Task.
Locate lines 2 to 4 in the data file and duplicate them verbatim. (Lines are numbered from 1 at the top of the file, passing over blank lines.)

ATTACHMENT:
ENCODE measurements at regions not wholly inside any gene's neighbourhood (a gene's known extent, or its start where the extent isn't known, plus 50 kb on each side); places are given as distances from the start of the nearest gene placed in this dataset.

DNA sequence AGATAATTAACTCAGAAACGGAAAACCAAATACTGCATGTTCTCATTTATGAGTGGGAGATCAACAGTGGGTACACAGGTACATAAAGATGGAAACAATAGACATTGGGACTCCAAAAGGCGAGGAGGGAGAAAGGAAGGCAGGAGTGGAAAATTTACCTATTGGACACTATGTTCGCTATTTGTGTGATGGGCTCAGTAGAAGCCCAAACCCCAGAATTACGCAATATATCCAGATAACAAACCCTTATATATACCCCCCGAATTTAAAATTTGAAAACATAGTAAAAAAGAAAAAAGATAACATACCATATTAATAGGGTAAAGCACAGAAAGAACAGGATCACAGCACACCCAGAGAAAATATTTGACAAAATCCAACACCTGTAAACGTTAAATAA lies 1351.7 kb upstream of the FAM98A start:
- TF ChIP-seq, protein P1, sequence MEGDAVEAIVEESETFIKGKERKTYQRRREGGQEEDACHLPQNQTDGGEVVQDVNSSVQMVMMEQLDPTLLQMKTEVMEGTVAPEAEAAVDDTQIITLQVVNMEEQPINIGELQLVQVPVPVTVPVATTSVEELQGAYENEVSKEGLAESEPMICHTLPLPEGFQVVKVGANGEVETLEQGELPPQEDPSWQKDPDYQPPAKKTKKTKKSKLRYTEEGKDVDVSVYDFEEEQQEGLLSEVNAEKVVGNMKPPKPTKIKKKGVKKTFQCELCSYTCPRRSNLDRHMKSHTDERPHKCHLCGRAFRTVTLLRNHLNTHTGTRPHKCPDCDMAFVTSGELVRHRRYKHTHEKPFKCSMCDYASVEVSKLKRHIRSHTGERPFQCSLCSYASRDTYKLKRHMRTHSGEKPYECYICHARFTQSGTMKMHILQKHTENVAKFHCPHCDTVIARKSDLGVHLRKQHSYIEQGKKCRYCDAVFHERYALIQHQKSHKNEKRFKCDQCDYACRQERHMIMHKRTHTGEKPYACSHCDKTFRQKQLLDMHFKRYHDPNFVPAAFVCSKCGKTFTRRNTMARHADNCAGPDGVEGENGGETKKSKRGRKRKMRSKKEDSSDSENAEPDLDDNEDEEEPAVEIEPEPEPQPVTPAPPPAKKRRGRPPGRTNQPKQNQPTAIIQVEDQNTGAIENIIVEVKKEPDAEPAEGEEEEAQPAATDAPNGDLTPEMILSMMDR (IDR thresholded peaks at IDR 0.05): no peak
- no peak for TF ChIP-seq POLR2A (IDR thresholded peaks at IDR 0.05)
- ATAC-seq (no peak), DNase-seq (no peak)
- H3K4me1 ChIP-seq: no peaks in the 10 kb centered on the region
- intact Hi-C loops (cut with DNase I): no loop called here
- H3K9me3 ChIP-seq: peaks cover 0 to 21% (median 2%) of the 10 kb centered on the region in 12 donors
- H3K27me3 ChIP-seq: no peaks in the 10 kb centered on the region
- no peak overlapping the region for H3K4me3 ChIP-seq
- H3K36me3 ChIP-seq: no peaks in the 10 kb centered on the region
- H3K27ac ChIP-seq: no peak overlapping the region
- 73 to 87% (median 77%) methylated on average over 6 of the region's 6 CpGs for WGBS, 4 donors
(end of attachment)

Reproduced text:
DNA sequence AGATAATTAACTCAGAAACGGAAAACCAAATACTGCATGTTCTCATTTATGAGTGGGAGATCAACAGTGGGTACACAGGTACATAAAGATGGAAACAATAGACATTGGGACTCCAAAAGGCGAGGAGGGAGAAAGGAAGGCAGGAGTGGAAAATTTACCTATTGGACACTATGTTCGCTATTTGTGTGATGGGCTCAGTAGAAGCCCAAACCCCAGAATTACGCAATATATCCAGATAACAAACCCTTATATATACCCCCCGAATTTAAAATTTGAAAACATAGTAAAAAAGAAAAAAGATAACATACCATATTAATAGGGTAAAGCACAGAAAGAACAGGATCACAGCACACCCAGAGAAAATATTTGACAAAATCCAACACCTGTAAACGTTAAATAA lies 1351.7 kb upstream of the FAM98A start:
- TF ChIP-seq, protein P1, sequence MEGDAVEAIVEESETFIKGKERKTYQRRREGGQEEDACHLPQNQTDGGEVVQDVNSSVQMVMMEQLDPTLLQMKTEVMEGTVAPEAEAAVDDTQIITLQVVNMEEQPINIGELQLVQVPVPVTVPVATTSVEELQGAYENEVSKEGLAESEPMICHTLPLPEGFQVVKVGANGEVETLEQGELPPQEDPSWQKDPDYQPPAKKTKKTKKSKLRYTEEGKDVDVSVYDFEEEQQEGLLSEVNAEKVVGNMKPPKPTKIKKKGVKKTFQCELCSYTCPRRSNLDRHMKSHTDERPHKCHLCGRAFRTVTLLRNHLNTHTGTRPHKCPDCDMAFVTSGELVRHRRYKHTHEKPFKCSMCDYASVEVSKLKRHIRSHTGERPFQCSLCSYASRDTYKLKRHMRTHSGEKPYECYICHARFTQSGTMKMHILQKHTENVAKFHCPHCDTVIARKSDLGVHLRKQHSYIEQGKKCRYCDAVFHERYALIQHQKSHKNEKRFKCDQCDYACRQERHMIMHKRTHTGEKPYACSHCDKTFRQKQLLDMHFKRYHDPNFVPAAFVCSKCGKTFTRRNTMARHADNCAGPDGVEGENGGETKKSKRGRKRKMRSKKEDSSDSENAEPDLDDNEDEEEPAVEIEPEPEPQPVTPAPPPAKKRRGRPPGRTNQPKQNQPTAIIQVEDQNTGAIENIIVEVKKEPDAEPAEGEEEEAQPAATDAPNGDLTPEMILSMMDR (IDR thresholded peaks at IDR 0.05): no peak
- no peak for TF ChIP-seq POLR2A (IDR thresholded peaks at IDR 0.05)